>> It can be useful on struct members as a "suggestion" to users of an API
>> that the member is "private".
>
> Surely a more effective suggestion is to have the API pass pointers
> to an incomplete struct type, and not let the users see its contents
> at all.

Not if you also want public members.
Or even allow for macros to access bits of the struct
Premature optimization, generally.


Not all optimization is premature,


Gee, if only I had qualified my "premature optimization" claim...
oh, I did.
and the point in time at which the
optimization takes place does not change the possible techniques
involved.
Fine. Make that "pointless optimization, generally".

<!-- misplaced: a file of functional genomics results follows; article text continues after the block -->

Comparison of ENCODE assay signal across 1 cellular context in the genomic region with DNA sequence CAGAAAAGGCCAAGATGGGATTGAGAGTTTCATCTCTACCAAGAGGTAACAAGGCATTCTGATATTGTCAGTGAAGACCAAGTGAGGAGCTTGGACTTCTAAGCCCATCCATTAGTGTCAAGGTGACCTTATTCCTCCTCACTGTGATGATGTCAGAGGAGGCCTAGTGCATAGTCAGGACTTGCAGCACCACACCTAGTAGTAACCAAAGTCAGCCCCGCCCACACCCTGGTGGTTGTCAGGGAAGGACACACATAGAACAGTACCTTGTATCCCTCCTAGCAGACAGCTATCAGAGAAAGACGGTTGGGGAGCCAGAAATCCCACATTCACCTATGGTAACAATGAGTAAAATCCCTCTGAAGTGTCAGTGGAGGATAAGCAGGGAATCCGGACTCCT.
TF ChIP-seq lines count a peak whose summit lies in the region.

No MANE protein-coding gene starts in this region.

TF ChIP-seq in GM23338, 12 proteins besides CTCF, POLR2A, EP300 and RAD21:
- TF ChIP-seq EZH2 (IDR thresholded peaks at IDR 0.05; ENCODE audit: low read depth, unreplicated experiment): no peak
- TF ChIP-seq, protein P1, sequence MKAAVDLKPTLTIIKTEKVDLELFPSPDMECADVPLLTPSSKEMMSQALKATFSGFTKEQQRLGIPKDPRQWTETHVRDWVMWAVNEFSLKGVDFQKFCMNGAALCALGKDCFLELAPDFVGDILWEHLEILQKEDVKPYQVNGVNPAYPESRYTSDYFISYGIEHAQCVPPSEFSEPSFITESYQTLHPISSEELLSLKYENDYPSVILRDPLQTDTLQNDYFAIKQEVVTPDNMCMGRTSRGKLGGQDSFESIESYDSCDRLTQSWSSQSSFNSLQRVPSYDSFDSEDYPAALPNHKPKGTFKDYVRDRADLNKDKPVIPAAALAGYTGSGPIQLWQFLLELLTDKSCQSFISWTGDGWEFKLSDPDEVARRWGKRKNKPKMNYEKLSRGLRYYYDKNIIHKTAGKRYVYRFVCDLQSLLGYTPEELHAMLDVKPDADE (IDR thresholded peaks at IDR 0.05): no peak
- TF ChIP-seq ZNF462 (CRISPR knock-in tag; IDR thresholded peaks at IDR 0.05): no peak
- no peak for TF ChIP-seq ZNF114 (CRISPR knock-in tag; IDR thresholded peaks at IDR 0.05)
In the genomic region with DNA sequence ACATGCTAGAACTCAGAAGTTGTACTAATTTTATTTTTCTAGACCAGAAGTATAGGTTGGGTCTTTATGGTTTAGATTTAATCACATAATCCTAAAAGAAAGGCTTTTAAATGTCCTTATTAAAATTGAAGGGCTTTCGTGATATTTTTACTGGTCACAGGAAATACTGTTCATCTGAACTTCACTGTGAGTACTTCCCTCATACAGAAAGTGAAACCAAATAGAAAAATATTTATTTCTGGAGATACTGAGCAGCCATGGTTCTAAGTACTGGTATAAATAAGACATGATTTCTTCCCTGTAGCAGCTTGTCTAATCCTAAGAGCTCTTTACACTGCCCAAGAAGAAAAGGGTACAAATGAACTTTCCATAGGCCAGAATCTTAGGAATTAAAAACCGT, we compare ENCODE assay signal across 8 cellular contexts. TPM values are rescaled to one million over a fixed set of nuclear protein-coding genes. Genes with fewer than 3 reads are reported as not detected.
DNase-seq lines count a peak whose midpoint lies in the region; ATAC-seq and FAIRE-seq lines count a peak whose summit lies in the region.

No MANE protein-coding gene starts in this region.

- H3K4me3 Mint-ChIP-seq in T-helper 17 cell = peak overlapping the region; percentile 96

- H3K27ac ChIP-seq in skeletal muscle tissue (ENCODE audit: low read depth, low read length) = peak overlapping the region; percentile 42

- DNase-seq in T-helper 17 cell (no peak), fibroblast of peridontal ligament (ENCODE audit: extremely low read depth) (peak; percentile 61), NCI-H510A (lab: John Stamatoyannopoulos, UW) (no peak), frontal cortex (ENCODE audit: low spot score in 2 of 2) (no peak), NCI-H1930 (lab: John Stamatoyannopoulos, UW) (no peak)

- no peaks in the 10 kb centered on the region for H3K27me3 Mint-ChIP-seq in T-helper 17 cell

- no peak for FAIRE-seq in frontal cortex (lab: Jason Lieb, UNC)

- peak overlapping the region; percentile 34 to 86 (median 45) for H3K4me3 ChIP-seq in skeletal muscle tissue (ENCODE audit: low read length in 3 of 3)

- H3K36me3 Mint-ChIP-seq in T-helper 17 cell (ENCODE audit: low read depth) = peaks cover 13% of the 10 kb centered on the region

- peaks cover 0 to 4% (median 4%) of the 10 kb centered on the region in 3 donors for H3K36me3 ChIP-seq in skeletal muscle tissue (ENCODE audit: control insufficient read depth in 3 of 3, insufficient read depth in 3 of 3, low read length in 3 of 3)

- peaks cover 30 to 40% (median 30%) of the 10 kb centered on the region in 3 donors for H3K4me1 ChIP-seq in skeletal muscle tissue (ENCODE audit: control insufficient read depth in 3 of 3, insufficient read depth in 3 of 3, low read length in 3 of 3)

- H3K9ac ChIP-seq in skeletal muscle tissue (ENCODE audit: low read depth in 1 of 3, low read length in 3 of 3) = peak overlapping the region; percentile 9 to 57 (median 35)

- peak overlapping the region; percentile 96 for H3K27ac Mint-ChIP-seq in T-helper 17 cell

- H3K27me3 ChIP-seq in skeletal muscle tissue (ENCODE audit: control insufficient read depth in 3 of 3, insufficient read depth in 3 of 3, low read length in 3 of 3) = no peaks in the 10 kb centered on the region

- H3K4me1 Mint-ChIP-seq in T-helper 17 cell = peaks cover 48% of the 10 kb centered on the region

In a typical C library, there are plenty of macros that access members
of FILE.


Yes, and so what? No doubt that's a tremendous boon to the tiny
proportion of programs which use stdio macros to perform actions on
FILE objects within a time-critical section of code, for some
unguessable reason, and which are mysteriously not I/O-bound as a
result.

For all other programs, making those macros function calls and
keeping FILE opaque would be fine; indeed, it would be better, since
it would discourage the foolish from poking about in stdio.h and
manipulating the contents of FILE structures directly.

So, as I said: *generally* not a useful optimization.

--
Michael Wojcik mi************@microfocus.com

The lecturer was detailing a proof on the blackboard. He started to say,
"From the above it is obvious that ...". Then he stepped back and thought
deeply for a while. Then he left the room. We waited. Five minutes
later he returned smiling and said, "Yes, it is obvious", and continued
to outline the proof. -- John O'Gorman
Mar 20 '06 #24